[Love and death] are often presented as two sides of the same coin. I think that the point of us being here is to love and find love. Not our sole purpose of existence but a vital piece. To me love and death coincide because most people are in a rush to be loved before they die. This may seem dramatic but some people would kill to feel loved. We are all human beings that need that in our lives. Like you said, it’s two sides of the same coin, but if the love isn’t there it can be detrimental to everything about yourself. They always say stress can kill you and I wholeheartedly agree because our bodies and our minds are one unit. Love and death can be opposites, but slowly merge if you aren’t careful.” – Paris Price for CentralSauce
More From The Artists
There’s a lot of ground to cover if this is your first introduction to any of the three artists featured in this story. Paris Price has a 2020 EP, In the Mean Time, along with rising potential energy that warrants a follow on Twitter to keep up with future releases. You can also check out my interview with Chris Patrick on his 2020 project, From the Heart, Vol. 2 and my interview with Dende on his 2021 musical short film, “In Case You Forgot I’m BLACK.”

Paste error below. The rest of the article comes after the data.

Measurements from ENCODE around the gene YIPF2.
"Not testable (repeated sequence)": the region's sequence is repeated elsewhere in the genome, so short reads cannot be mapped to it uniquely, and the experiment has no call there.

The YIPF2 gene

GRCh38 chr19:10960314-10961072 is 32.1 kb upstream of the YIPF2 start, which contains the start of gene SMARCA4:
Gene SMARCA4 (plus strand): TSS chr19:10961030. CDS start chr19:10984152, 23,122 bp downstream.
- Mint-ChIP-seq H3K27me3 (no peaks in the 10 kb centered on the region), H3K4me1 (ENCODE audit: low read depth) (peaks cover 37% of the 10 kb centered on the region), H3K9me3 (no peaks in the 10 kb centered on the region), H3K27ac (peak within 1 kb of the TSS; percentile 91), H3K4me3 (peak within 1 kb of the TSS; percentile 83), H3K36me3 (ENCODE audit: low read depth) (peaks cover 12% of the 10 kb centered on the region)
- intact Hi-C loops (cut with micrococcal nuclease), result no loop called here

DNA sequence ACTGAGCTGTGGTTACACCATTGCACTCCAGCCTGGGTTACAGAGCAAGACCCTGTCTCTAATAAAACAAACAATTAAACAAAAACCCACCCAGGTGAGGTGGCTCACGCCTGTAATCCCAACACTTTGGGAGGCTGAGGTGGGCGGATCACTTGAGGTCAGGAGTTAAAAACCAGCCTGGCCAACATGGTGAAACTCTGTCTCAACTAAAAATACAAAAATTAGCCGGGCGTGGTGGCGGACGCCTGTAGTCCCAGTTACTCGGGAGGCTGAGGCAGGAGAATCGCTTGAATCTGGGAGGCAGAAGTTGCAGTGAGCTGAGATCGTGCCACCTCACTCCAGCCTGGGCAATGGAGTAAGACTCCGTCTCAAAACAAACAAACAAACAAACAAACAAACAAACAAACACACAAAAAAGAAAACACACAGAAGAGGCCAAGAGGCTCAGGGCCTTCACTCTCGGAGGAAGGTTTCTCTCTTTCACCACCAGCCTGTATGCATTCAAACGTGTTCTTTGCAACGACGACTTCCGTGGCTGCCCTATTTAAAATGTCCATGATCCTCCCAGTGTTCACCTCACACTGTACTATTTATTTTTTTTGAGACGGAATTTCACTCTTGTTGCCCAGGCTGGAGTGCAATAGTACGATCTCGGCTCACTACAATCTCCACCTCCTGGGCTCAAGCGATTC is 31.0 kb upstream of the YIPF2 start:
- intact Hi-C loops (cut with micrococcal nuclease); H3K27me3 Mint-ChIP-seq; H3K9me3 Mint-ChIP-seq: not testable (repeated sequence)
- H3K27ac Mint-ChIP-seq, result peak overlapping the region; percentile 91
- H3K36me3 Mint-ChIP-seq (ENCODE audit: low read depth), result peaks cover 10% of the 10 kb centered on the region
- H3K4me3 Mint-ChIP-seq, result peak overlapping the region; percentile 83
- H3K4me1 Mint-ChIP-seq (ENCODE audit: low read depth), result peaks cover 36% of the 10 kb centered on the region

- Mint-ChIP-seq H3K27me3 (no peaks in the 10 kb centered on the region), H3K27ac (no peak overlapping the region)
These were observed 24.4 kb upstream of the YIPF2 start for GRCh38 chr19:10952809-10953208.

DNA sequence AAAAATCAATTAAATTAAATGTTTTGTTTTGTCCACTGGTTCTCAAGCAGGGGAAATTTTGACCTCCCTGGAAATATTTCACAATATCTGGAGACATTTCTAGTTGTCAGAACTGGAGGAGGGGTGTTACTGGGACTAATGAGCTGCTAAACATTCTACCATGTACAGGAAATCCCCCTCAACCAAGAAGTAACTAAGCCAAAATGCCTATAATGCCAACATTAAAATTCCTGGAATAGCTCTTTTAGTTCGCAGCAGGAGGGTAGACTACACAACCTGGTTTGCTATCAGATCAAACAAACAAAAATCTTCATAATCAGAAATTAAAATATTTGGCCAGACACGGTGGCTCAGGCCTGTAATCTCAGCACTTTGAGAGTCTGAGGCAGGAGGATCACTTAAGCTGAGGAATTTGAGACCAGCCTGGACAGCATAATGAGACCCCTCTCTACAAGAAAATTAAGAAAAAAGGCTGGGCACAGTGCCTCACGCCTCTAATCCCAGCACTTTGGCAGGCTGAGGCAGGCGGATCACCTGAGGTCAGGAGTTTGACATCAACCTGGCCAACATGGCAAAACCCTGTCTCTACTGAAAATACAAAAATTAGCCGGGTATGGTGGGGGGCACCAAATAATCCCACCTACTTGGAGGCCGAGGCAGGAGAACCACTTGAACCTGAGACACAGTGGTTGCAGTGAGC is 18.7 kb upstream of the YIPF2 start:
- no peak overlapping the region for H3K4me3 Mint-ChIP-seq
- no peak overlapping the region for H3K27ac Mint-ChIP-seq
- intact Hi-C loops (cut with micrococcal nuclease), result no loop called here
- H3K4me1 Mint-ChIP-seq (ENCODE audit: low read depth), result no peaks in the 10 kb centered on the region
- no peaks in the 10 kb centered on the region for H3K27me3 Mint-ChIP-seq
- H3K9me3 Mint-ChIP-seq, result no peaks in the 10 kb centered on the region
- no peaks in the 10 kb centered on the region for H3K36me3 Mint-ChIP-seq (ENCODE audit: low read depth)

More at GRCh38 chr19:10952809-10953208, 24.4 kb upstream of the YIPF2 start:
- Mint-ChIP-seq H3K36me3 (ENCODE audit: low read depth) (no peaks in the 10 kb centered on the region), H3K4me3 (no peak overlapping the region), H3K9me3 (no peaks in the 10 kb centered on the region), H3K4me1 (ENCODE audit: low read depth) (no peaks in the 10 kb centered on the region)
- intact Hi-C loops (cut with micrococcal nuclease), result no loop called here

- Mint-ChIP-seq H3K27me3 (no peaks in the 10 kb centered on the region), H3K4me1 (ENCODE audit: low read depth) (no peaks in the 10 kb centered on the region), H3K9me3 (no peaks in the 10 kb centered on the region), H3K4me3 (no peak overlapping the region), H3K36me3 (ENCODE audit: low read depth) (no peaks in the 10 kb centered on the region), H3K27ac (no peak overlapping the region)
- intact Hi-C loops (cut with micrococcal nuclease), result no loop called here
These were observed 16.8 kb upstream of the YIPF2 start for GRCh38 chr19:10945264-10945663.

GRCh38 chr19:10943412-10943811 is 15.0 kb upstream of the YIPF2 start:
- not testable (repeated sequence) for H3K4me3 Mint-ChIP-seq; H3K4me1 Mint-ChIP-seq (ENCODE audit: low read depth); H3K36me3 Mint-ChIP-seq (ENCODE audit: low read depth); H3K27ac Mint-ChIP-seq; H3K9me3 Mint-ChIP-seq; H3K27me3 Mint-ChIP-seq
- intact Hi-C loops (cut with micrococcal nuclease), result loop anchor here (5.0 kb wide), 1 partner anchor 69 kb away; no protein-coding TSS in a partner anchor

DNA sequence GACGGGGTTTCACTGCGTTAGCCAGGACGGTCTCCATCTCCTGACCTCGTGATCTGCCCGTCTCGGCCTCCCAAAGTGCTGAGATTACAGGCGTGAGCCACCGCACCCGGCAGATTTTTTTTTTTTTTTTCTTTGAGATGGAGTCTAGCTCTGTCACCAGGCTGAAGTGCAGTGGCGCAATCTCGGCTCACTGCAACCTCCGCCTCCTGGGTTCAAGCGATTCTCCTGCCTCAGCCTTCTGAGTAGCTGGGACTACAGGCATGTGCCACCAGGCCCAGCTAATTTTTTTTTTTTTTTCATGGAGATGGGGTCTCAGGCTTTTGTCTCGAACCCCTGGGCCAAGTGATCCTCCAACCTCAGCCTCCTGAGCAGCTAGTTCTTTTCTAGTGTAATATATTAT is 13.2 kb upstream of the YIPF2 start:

More to Discover
Subscribe to the CentralSauce mailing list so you never miss out on the freshest sauce. Check out this continuously updated playlist of songs Brandon has added to our Discovery section! Each track or artist has been featured in our “Why We Like It” section, so be sure to check out the page here on the site.